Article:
In the spirit of back-to-school season, onlinecolleges.net recently published lists of recommended smartphone apps for students and instructors. We’ve decided to share a few of their favorites–as well as some of ours–with you here:
Last Spring, we posted an article about using cell phones in the classroom. Nearly every student, staff and faculty member has one, and in the past years there’s been a push to harness the technology for educational enhancement. But now an even more advanced mobile technology is becoming ubiquitous–smartphones. There are now 91.4 million smartphones in the United States, and many students are the proud owners of these devices. In addition to standard cell phone features of calling and texting, smartphones make it easy to browse the web, play games, check the news, study for a test, and much more all thanks to different applications that can be installed on the phone.
With technology constantly advancing, it may be only a matter of time until cell phones are replaced completely by smartphones. It’s no wonder, considering possession of a smartphone is having knowledge & resources at your fingertips (literally). This brings to mind the idea of smartphones in the classroom. Want to get the latest on a current event? Open a news app. Need to spell check something? Use the dictionary on your phone. Looking for background information on a topic? Open Wikipedia for a quick review.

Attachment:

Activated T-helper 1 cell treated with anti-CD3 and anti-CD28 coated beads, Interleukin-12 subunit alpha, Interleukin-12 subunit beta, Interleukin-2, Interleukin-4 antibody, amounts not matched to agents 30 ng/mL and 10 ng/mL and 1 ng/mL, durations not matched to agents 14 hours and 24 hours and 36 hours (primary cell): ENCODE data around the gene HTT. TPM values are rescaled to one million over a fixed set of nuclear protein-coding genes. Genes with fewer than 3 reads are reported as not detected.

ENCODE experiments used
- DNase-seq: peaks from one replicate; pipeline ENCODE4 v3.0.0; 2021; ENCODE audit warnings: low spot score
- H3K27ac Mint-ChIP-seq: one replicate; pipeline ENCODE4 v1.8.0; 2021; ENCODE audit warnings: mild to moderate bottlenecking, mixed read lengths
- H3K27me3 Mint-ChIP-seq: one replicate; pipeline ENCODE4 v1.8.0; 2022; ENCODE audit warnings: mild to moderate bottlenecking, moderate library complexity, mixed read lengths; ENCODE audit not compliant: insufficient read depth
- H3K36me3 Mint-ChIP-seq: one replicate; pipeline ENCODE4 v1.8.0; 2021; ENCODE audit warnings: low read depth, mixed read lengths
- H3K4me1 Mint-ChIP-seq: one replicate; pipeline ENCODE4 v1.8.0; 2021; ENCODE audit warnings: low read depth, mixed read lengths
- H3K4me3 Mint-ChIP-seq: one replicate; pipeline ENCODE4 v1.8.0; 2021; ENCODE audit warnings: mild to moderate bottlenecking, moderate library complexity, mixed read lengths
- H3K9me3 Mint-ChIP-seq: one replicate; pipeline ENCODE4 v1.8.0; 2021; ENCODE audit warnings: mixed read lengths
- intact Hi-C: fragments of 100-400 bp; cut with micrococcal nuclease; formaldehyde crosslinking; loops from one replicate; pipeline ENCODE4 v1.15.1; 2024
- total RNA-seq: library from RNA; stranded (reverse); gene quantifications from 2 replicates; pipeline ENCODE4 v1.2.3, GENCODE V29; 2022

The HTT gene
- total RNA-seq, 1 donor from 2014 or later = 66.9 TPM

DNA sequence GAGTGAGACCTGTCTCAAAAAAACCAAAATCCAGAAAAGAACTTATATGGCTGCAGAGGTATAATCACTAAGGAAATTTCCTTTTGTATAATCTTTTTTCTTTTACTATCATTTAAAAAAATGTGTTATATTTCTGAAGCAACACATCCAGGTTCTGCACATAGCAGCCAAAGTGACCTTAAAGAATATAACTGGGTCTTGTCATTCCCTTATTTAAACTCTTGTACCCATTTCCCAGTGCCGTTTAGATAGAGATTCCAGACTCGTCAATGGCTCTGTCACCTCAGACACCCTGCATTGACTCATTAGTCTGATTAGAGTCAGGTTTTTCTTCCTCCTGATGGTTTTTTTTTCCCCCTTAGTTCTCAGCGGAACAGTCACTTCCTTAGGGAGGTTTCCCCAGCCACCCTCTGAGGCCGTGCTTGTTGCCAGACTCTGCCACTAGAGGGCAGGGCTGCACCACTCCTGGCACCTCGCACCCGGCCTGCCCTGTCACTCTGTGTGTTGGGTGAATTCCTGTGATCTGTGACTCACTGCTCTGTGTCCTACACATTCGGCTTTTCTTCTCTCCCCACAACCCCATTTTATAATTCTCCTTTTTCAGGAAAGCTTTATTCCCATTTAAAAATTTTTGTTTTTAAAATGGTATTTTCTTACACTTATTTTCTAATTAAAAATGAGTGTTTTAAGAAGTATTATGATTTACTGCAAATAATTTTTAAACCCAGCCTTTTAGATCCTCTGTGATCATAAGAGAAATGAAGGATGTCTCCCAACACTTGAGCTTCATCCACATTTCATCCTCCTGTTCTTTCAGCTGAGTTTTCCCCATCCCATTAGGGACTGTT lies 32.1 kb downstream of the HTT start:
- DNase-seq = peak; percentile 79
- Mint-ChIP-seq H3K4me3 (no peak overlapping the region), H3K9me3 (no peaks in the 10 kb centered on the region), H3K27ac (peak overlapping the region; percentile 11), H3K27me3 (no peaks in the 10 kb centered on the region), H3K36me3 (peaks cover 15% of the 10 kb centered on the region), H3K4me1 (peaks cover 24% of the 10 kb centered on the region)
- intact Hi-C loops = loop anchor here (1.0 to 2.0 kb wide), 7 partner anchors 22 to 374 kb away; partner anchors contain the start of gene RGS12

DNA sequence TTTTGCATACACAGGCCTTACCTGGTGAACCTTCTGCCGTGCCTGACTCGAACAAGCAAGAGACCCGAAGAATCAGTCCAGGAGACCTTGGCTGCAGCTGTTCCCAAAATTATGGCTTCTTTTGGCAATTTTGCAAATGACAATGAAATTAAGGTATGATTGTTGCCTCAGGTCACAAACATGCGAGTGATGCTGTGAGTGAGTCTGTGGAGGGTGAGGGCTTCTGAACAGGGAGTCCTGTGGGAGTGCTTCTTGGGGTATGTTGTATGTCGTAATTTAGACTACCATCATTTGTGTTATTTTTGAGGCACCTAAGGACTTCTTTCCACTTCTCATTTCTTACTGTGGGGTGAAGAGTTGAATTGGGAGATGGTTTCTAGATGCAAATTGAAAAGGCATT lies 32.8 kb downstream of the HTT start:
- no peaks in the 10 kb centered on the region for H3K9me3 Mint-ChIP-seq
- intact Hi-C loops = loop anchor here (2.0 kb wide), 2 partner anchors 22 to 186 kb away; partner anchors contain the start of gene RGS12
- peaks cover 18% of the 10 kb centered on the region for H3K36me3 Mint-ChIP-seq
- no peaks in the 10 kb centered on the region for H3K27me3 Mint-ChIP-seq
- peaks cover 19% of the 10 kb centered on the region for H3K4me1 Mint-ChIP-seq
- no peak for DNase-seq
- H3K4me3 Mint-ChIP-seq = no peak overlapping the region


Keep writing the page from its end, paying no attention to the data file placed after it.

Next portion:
But the dilemma with smartphones in the classroom is similar to laptops in the classroom. How do we use the technology without distracting students from the class work? In a Campus Technology article published recently, this question is tackled. The authors give several tips on best practices for smartphones in the class, which will be highlighted after the jump:
An article published earlier last week by the Chronicle of Higher Education discussed colleges focusing less on mobile apps for their institutions and more on mobile sites. There are so many different kinds of smartphones on the market (Blackberry, Apple, Microsoft, Google), and all run on their own apps. The more smartphone users colleges wantRead more about “Think m.college.edu, Not iCollege”[…]
These days, nearly every college student owns a cell phone. In the classroom, cell phones are generally seen by the instructor as nothing more than a distraction. Step into any college classroom during a long lecture or in-class film, and chances are you’ll see a handful of students typing away and sending text messages toRead more about Using Cell Phones in the Classroom[…]